A Decade of Discoveries
And plenty more to come
The first genuine article was a dumpling. More precisely, it was a dumpling from a restaurant in Vancouver, B.C., a place we found “Unpretentious, confident yet humble, warmly welcoming.”
The piece ran in this space in February 2003. We had successfully persuaded our late friend and editor Brian Howell that a monthly column on “people, places and foods that are real and enriching in their authenticity” would help sell magazines. He liked the idea, as did his smart, young, relatively inexperienced associate editor … a woman named Nardi … but warned us a lot of people think that it’d be fun and easy to write a monthly column, only to have the well run dry a lot sooner than they thought.
That was ten years ago. We haven’t run out of ideas yet. If anything, we think “the modern place of food in our popular culture” has only grown richer, and more diverse, sophisticated, challenging and interesting. There are certainly still huge barriers to creating the kind of food systems and respect for food and its producers we have tried to support over the last decade. We lamented “food as entertainment … showmanship and drama [that] compete with soul and passion.” We still do. The world would be just fine without another half-hour, dueling-chefs show. But there is also a new vision of food and its relationship to our world that is profound and exciting.
We are struck by the evolution of that vision over the last decade. It kept popping up everywhere we looked. We found it in places we visited, food communities like Seattle and Asheville, N.C., and it connected us to those places and made them more genuine. We found it in places as diverse as Boulette’s Larder in San Francisco and here in Madison in the garden at St. Mary’s Care Center and restaurants like Osteria Papavero and the Greenbush. We found it in people like George Zens and Tami Lax and Ruth Reichl and the late Madame Kuony. And so we wrote about all of that and more.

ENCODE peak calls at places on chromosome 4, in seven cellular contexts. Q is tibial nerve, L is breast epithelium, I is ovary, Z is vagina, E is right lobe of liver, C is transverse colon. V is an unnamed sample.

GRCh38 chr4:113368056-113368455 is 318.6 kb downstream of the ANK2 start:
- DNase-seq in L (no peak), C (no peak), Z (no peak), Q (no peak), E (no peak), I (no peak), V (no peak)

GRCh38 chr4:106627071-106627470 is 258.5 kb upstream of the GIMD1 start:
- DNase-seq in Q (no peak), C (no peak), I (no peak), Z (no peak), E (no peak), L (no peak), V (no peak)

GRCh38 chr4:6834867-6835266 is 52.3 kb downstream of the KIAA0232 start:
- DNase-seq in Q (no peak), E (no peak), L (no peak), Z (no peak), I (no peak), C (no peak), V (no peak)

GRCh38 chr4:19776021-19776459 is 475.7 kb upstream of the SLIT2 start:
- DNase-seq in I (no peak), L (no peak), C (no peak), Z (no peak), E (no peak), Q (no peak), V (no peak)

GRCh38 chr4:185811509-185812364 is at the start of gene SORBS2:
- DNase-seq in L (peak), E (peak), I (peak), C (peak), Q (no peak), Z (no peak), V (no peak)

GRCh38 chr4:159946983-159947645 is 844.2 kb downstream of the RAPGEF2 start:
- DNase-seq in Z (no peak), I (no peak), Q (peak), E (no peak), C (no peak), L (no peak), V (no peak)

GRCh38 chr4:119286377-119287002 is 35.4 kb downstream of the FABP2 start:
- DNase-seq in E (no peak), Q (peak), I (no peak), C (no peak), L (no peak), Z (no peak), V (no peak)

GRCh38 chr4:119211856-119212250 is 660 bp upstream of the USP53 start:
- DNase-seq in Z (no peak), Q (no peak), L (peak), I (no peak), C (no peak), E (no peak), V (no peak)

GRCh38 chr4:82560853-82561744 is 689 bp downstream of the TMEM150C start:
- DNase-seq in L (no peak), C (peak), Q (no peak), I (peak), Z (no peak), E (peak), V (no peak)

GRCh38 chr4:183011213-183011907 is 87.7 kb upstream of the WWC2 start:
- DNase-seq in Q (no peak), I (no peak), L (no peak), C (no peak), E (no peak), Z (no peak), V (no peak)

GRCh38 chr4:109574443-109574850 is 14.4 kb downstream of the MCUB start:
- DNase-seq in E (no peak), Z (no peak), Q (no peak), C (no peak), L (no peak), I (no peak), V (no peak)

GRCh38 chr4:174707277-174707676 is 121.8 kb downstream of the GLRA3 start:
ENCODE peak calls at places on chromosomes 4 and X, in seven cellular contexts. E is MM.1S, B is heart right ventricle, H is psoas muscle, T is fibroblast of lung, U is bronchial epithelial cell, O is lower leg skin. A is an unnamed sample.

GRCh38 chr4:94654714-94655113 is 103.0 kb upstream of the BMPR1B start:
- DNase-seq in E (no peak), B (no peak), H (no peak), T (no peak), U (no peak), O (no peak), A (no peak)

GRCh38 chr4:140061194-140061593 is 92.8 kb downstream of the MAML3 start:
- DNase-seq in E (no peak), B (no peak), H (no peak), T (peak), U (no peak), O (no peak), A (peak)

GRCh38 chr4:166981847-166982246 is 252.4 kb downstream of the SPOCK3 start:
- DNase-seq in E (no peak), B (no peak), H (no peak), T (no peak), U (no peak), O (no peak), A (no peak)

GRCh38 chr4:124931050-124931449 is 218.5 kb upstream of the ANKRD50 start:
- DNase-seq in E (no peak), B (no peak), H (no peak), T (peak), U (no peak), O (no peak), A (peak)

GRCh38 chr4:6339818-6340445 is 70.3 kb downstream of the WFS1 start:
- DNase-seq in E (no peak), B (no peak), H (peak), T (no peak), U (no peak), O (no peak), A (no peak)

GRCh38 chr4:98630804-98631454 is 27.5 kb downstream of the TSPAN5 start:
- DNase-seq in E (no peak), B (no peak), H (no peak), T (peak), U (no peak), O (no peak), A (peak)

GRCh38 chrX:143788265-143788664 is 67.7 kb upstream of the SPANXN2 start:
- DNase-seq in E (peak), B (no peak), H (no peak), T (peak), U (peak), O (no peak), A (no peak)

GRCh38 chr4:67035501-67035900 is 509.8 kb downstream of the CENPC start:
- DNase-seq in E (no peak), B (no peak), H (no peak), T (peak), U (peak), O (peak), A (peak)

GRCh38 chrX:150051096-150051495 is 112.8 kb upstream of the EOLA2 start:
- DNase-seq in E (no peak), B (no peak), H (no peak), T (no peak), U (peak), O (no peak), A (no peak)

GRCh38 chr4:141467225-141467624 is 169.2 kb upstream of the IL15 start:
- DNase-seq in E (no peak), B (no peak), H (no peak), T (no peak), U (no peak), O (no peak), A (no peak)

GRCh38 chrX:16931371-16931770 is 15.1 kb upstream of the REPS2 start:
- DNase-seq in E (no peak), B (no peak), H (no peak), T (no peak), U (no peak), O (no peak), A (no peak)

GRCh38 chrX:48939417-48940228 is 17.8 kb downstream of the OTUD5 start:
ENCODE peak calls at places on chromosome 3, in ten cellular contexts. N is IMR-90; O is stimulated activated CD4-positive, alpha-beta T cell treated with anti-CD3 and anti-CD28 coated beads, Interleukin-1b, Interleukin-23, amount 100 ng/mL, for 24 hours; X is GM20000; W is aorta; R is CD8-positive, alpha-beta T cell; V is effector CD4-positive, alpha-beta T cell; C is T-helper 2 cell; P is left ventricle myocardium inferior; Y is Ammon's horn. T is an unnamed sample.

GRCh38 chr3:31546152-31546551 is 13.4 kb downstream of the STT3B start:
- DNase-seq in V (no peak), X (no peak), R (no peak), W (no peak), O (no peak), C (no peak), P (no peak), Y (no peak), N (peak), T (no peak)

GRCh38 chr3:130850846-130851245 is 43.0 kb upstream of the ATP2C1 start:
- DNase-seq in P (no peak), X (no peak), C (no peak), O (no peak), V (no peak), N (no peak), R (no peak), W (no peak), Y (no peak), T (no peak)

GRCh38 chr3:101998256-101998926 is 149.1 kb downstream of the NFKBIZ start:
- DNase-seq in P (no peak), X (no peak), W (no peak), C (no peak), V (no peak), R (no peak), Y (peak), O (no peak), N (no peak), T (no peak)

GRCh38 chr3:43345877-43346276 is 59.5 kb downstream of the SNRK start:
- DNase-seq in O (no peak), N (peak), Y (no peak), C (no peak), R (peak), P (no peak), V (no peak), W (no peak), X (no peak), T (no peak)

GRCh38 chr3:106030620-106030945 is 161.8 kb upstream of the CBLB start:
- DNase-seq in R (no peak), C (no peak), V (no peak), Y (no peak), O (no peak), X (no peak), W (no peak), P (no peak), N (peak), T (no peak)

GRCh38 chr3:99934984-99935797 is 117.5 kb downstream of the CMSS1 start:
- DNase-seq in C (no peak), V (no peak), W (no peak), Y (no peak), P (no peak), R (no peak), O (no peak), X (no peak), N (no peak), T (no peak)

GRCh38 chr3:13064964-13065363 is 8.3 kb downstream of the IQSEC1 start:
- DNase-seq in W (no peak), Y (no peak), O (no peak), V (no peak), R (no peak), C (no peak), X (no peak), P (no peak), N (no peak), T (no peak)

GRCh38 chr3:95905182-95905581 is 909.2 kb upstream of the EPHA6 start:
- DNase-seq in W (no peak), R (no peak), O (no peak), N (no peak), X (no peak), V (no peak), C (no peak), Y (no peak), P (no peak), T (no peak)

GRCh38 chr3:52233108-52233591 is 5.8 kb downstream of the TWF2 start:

It informed some of our favorite columns, about Ed Wohl’s wonderful, wooden cutting boards, handcrafted in his studio in Ridgeway, and Stefano Magazzinni and Janet Shapiro’s artisan olive oil made from the olives on their farm just outside of Florence, Italy. We found it in places like Artamos, Café Soleil and Sucre, only to be reminded not all genuine articles can be sustained.
We wrote about our frustration at not finding it, like the early stumbles of the Milwaukee Public Market, the lack of local food at Monona Terrace and the Alliant Energy Center and Overture, and in the school lunchroom. Looking back, it probably made more subtle appearances in pieces we wrote about service, restaurant reviews, pancakes and bagels, wine and Matt Smith’s heritage turkeys.
And nowhere was it more evident than at the biennial Terra Madre Slow Food Conferences we found deeply hopeful and exciting, and the local efforts inspired by similar good, clean and fair philosophies, like Home Grown Wisconsin, Community Action Coalition, REAP, Community GroundWorks and so much more.
And we think that’s where we’ll find the genuine articles of the next ten years. In the new thinking about the relationship between food systems and the environment and the land, new research into food waste, new commitment to end hunger by making food a basic, human right, and a new popular culture of food that emphasizes cooking, canning and preserving, using everything we grow and respecting the human resources that are critical to the process. We may not, for example, have been able to write about food and social justice ten years ago. It was too big of a leap. We can now. That may say the most about the search for genuine articles in 2013. And since you’ve always been a big part of that search, we want to thank you.
Nancy Christy is the former owner of the Wilson Street Grill. She now runs the consulting firm Meaningful People, Places and Food. Neil Heinen is, among other things, her hungry husband.
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